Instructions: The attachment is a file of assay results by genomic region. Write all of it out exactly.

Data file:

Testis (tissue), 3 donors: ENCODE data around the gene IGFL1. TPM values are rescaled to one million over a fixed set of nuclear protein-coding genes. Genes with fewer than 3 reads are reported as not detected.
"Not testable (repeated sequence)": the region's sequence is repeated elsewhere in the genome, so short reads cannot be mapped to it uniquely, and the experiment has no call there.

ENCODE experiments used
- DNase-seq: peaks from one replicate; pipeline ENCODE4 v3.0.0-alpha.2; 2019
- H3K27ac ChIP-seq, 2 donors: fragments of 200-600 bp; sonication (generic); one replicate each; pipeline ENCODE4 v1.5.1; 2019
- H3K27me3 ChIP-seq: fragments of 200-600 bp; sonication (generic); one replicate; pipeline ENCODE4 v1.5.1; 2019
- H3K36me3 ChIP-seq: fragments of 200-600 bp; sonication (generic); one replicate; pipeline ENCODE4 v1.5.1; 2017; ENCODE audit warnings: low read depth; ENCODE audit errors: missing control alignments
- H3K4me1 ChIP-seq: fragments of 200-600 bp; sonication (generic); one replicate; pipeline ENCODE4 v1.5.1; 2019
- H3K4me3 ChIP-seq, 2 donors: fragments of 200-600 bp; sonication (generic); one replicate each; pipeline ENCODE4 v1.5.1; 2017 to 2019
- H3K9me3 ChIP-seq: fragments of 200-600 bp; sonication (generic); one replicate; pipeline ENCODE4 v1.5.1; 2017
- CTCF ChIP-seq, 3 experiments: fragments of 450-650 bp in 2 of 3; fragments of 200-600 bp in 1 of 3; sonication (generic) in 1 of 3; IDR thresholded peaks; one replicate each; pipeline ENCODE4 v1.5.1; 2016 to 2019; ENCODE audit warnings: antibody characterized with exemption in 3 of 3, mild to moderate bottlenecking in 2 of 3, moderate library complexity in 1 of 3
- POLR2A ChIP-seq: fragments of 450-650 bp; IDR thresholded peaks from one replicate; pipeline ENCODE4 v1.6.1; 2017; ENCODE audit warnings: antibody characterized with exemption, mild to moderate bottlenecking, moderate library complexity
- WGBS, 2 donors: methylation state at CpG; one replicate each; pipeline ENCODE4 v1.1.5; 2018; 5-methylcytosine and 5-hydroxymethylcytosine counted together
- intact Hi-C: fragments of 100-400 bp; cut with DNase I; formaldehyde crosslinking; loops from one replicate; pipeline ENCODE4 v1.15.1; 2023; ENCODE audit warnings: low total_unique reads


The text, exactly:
Testis (tissue), 3 donors: ENCODE data around the gene IGFL1. TPM values are rescaled to one million over a fixed set of nuclear protein-coding genes. Genes with fewer than 3 reads are reported as not detected.
"Not testable (repeated sequence)": the region's sequence is repeated elsewhere in the genome, so short reads cannot be mapped to it uniquely, and the experiment has no call there.

ENCODE experiments used
- DNase-seq: peaks from one replicate; pipeline ENCODE4 v3.0.0-alpha.2; 2019
- H3K27ac ChIP-seq, 2 donors: fragments of 200-600 bp; sonication (generic); one replicate each; pipeline ENCODE4 v1.5.1; 2019
- H3K27me3 ChIP-seq: fragments of 200-600 bp; sonication (generic); one replicate; pipeline ENCODE4 v1.5.1; 2019
- H3K36me3 ChIP-seq: fragments of 200-600 bp; sonication (generic); one replicate; pipeline ENCODE4 v1.5.1; 2017; ENCODE audit warnings: low read depth; ENCODE audit errors: missing control alignments
- H3K4me1 ChIP-seq: fragments of 200-600 bp; sonication (generic); one replicate; pipeline ENCODE4 v1.5.1; 2019
- H3K4me3 ChIP-seq, 2 donors: fragments of 200-600 bp; sonication (generic); one replicate each; pipeline ENCODE4 v1.5.1; 2017 to 2019
- H3K9me3 ChIP-seq: fragments of 200-600 bp; sonication (generic); one replicate; pipeline ENCODE4 v1.5.1; 2017
- CTCF ChIP-seq, 3 experiments: fragments of 450-650 bp in 2 of 3; fragments of 200-600 bp in 1 of 3; sonication (generic) in 1 of 3; IDR thresholded peaks; one replicate each; pipeline ENCODE4 v1.5.1; 2016 to 2019; ENCODE audit warnings: antibody characterized with exemption in 3 of 3, mild to moderate bottlenecking in 2 of 3, moderate library complexity in 1 of 3
- POLR2A ChIP-seq: fragments of 450-650 bp; IDR thresholded peaks from one replicate; pipeline ENCODE4 v1.6.1; 2017; ENCODE audit warnings: antibody characterized with exemption, mild to moderate bottlenecking, moderate library complexity
- WGBS, 2 donors: methylation state at CpG; one replicate each; pipeline ENCODE4 v1.1.5; 2018; 5-methylcytosine and 5-hydroxymethylcytosine counted together
- intact Hi-C: fragments of 100-400 bp; cut with DNase I; formaldehyde crosslinking; loops from one replicate; pipeline ENCODE4 v1.15.1; 2023; ENCODE audit warnings: low total_unique reads